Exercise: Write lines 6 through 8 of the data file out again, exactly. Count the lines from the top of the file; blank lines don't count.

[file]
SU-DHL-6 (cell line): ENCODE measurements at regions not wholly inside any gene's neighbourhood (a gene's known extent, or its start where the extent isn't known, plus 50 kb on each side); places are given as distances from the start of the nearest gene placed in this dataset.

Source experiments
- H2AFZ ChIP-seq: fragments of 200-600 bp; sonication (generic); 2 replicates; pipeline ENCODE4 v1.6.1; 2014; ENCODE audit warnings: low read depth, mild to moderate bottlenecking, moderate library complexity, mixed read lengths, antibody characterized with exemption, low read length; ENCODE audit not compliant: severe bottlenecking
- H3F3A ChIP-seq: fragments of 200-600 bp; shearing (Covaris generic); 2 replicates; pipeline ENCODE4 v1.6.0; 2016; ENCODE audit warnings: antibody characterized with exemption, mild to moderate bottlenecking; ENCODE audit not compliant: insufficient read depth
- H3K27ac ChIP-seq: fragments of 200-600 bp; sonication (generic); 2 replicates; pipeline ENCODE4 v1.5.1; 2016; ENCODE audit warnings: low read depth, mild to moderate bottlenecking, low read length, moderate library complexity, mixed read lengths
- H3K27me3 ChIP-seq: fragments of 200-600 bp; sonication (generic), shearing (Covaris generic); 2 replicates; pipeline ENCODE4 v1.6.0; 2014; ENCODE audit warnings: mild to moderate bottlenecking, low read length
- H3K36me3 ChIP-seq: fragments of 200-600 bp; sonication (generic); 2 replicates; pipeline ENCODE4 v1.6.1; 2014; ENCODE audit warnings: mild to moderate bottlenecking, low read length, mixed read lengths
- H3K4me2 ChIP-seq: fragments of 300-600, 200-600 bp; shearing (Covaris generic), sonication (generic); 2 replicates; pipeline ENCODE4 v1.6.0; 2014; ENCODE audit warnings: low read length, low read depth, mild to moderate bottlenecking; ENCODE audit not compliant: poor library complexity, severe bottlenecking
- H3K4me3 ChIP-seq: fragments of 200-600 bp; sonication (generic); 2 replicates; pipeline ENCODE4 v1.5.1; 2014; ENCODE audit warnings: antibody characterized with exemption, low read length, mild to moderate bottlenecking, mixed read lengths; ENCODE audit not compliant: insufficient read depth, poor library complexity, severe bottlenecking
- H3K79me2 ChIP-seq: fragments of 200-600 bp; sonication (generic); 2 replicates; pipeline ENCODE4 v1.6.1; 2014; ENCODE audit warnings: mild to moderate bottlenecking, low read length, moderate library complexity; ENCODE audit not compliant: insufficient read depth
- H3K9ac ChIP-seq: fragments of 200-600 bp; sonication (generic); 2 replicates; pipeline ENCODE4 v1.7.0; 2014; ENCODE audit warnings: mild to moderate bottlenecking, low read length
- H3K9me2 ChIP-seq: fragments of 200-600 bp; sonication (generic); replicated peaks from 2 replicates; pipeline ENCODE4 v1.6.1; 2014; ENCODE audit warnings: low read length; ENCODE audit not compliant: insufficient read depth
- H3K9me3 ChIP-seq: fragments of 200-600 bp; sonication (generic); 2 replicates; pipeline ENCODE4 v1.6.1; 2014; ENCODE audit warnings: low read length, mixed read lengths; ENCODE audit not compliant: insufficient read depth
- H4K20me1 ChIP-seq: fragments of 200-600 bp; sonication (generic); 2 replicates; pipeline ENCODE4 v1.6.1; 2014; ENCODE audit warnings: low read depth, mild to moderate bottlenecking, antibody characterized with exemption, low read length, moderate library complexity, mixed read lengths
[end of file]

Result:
- H3K27me3 ChIP-seq: fragments of 200-600 bp; sonication (generic), shearing (Covaris generic); 2 replicates; pipeline ENCODE4 v1.6.0; 2014; ENCODE audit warnings: mild to moderate bottlenecking, low read length
- H3K36me3 ChIP-seq: fragments of 200-600 bp; sonication (generic); 2 replicates; pipeline ENCODE4 v1.6.1; 2014; ENCODE audit warnings: mild to moderate bottlenecking, low read length, mixed read lengths
- H3K4me2 ChIP-seq: fragments of 300-600, 200-600 bp; shearing (Covaris generic), sonication (generic); 2 replicates; pipeline ENCODE4 v1.6.0; 2014; ENCODE audit warnings: low read length, low read depth, mild to moderate bottlenecking; ENCODE audit not compliant: poor library complexity, severe bottlenecking